15% of students plan to start a business after graduating
Over 50,000 UK students currently run their own ventures with "greater entrepreneurial spirit" among male undergraduates
15% of UK students plan to start their own business after graduating, research from Direct Line for Business has revealed this morning.
The study of over 1,000 students found that key motivations for starting a business after university was a desire to be their own boss (45% of respondents), to earn more money than working for a company (25%), and as an alternative to poor job prospects (19%).
The research highlighted a growing culture of entrepreneurialism with over 52,000 students in Britain currently running their own businesses while studying – popular undergraduate start-up industries range from clothing design and software development to events promotions.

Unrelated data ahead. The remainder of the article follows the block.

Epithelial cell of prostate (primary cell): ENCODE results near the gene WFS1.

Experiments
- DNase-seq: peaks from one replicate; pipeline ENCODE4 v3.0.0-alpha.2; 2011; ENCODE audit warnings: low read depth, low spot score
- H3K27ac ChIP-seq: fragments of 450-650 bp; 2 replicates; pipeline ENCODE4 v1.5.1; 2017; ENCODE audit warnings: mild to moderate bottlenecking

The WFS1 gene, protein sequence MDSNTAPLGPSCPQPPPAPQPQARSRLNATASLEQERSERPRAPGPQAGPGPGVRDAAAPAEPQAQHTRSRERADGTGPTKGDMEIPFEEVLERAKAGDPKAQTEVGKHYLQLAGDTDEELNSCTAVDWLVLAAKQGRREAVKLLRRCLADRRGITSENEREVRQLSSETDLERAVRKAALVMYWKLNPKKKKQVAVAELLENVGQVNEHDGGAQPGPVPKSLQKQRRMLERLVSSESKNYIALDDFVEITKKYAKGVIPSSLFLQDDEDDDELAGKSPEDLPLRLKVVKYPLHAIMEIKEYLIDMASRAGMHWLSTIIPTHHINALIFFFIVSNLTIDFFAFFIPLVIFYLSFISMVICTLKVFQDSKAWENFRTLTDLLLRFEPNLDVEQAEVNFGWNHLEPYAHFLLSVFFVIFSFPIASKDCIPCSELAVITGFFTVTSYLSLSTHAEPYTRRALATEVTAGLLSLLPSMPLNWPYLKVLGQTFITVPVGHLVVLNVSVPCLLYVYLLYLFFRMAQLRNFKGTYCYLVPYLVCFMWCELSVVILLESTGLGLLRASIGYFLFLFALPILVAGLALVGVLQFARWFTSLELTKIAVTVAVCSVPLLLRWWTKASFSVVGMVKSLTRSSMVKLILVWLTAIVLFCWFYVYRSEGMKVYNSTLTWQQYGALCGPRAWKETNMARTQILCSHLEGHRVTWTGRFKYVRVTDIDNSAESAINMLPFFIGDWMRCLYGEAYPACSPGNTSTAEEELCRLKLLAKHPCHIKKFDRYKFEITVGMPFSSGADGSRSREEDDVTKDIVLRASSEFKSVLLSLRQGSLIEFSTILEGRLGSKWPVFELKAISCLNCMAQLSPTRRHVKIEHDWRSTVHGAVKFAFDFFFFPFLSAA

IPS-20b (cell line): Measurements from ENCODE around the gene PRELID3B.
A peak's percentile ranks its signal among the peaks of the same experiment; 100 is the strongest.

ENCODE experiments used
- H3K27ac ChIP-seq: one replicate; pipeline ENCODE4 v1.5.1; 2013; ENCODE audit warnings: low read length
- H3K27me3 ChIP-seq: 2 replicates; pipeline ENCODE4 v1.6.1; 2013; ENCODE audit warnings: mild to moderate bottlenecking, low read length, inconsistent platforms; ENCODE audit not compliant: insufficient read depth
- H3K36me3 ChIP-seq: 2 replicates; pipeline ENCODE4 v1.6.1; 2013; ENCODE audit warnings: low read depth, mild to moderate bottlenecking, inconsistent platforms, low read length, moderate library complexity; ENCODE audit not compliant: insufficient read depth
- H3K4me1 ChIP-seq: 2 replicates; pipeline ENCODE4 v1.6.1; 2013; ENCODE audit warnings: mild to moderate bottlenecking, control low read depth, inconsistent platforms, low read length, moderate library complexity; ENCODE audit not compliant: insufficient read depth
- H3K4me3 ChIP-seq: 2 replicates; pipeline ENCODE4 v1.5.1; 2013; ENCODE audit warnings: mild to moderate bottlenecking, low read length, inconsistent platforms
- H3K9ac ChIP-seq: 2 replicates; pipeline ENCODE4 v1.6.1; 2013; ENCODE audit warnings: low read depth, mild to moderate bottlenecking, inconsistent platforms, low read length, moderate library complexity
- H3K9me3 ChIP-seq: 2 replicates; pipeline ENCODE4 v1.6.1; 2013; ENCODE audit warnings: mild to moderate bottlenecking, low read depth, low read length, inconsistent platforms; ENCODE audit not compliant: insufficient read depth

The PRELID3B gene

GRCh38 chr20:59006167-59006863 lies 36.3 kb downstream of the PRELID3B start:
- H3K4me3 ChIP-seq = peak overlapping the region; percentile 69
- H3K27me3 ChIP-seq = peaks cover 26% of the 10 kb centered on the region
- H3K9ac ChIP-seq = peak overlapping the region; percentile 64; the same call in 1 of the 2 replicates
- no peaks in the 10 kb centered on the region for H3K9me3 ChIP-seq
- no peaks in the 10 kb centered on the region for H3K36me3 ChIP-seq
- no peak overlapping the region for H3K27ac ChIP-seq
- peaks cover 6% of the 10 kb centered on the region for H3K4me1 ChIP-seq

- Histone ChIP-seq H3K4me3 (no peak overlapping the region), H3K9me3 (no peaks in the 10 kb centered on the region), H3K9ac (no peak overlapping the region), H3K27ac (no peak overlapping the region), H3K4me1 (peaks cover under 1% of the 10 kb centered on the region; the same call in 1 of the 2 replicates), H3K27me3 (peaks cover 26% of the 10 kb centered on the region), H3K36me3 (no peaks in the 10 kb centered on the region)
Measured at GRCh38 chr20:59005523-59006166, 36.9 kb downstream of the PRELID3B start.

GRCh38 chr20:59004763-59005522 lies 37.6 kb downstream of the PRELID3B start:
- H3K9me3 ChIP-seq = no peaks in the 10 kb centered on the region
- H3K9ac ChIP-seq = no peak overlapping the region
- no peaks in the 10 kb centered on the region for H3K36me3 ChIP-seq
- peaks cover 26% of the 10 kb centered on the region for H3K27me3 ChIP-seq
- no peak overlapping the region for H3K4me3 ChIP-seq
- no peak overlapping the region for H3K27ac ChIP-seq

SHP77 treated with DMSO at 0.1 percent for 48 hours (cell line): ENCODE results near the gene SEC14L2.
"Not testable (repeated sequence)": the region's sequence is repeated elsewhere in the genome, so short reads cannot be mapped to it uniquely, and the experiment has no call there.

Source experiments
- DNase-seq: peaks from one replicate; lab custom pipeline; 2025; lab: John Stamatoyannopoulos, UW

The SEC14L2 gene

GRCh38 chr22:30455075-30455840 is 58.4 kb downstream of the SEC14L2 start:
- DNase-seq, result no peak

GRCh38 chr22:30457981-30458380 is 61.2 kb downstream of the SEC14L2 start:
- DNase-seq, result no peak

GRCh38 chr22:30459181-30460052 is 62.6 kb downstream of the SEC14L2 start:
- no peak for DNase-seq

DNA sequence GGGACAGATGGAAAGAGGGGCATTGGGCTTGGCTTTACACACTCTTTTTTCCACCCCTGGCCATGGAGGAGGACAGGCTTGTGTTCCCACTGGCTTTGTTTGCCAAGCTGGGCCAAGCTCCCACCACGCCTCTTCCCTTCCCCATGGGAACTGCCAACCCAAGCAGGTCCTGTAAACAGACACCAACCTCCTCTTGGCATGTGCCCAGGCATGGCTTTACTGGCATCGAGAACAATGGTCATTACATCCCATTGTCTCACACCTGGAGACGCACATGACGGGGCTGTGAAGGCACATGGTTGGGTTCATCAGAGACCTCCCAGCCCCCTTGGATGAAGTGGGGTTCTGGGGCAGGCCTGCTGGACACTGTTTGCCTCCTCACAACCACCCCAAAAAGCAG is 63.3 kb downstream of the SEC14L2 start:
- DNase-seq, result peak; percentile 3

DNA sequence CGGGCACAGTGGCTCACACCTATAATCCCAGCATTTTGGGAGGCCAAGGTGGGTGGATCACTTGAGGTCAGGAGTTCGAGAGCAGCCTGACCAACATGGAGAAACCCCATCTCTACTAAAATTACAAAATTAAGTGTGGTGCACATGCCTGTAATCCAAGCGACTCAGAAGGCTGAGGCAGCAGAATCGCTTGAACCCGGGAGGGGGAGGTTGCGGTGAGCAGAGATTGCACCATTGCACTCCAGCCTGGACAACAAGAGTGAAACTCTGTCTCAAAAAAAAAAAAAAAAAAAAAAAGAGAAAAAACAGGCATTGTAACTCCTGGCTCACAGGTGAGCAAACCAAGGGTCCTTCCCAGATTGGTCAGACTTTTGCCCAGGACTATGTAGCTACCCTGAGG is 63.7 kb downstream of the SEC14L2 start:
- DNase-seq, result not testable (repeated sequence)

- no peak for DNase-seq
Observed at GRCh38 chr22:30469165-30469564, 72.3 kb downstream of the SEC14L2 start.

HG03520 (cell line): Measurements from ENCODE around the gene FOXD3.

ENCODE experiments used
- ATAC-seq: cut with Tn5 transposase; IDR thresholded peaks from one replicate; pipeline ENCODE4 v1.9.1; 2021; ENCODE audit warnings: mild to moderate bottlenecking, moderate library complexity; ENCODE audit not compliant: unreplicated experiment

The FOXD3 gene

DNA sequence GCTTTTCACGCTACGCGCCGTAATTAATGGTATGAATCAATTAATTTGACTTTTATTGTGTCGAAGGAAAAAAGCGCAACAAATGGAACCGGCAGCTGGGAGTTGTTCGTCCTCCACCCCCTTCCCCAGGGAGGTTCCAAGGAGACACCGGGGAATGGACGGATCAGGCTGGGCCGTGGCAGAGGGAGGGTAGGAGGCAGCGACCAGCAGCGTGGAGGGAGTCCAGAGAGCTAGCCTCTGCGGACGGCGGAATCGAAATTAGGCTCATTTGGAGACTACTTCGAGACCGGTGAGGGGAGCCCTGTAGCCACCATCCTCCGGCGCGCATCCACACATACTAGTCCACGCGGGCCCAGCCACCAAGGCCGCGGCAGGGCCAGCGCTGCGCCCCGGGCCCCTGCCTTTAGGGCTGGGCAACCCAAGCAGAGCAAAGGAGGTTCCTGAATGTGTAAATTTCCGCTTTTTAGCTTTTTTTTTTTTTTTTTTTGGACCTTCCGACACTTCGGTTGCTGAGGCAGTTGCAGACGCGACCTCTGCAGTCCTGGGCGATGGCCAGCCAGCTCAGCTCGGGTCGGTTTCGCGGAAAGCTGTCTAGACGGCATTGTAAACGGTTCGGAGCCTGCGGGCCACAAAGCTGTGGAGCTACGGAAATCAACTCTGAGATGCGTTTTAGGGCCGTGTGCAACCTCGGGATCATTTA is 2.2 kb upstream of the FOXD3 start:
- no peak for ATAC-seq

While more students are taking an interest in business, the study claimed that male undergraduates have “greater entrepreneurial spirit” than their female counterparts with 20% of male students planning to start up post-university, compared to 11% of female students.
Undergraduates studying creative, arts and design courses are more likely than any other student to start their own business with those studying STEM subjects (science, technology, engineering and maths) the least likely to branch out with a business venture.
Jane Guaschi, Direct Line for Business manager, commented:“This research goes to show that we are truly a nation of entrepreneurs.
“The latest generation of graduates is clearly fiercely independent and wanting to control the destiny of their own careers, rather than answering to anyone else.”